Like the start of a new year, I tend to think of National Nurses Week (NNW) as a marker—a time to look back at all we’ve accomplished, to celebrate the here and now, and to consider what opportunities lie ahead for ourselves and our profession. For me, this NNW is one of endings and new beginnings. Next month, my term as ANA president is coming to a close and I will embark on a new path.
As with any new beginning, it’s exciting, challenging, and at times, frankly a little unsettling. I consider myself fortunate, however, to be an RN, because the very nature of our profession lends itself to new and diverse opportunities. I can recall getting my first job as a staff nurse on a surgical unit and feeling so happy that I’d made it—I was a nurse. Over time, I became a charge nurse on a med-surg unit and then specialized in emergency nursing, which was my passion for many years. Even though I was active in my state nurses association, I didn’t think I would become a national advocate for safe sharps and ultimately witness the president of the United States signing needlestick safety legislation.
And I didn’t know then that I’d have the privilege of serving as president of ANA, helping to transform the association into one that is even more relevant and responsive. I’ve been particularly proud of how we have created more opportunities for nurses to engage in collaborative work on issues, such as optimal staffing and care coordination, and have continued to elevate nurses as leaders in healthcare reform.
Throughout my career, I’ve benefited from a network of professional colleagues, at work and through my state association and ANA, who’ve encouraged me to take chances, seize opportunities, pursue more education, and further develop my leadership skills.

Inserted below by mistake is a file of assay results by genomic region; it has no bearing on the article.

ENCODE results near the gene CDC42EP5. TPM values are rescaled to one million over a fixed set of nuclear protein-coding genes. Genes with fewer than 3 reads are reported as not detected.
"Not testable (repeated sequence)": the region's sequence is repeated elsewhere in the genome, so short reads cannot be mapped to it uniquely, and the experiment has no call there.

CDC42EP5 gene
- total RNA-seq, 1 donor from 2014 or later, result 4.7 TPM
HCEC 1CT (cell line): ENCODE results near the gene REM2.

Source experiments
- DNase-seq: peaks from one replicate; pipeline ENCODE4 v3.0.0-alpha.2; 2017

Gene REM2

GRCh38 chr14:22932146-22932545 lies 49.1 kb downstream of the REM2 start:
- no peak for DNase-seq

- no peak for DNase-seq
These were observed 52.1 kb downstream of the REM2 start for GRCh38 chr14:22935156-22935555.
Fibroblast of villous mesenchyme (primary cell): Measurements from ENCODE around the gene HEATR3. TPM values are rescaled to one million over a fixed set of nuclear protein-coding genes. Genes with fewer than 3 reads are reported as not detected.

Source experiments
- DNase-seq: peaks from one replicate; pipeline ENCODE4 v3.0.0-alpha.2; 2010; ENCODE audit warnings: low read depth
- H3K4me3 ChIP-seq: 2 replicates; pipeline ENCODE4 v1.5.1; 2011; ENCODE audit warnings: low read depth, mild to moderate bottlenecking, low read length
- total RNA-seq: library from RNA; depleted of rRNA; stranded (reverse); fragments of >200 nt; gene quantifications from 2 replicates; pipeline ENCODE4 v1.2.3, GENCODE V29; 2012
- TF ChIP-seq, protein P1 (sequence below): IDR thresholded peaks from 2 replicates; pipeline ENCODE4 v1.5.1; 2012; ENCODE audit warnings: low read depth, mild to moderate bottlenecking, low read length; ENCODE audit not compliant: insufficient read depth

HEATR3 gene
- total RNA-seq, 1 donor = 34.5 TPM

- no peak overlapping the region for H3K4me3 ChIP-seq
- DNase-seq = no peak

This year, the NNW theme is “Nurses Leading the Way.” It’s appropriate because we lead every time we identify a problem and develop a plan to address it—whether it’s for an individual patient, the greater public health, or anything in between. It is what we do, even though we often don’t recognize ourselves as leading.
To help you embrace and strengthen your leadership skills, the ANA Leadership Institute has developed a pipeline of professional development programs, available at www.ana-leadershipinstitute.org. And this NNW, we offered
a free, leadership-focused, continuing education webinar on May 7, which will be accessible online.
Also as part of NNW, our charitable and philanthropic entity, the American Nurses Foundation, cohosted with Fresenius Kabi the May 7 movie premiere of “The American Nurse,” which showcases five nurses—all inspiring role models for current and future nurses. Proceeds from the movie and the 2012 book of the same name will help support a scholarship fund at the Foundation. The film is now showing across the country; visit http://americannurseproject.com/ for locations.
To further recognize nurses, the Foundation has expanded its “Honor a Nurse” program through the generosity of Wolters Kluwer Health. The program is a public way to celebrate individual nurses who have inspired you to reach greater heights and who have made a difference in the profession. I encourage you to acknowledge a nurse at http://www.anfonline.org/, to take that philanthropic step toward supporting the Foundation and in turn, our profession.
Looking back, I see how a strong nursing network has given me opportunities to grow professionally, and in turn, to lead. I urge you to take the time this week, this month, to celebrate, as I will, where you’ve been and to consider the next steps in your career. We’ll be here to support you.
Karen A. Daley, PhD, RN, FAAN
President, American Nurses Association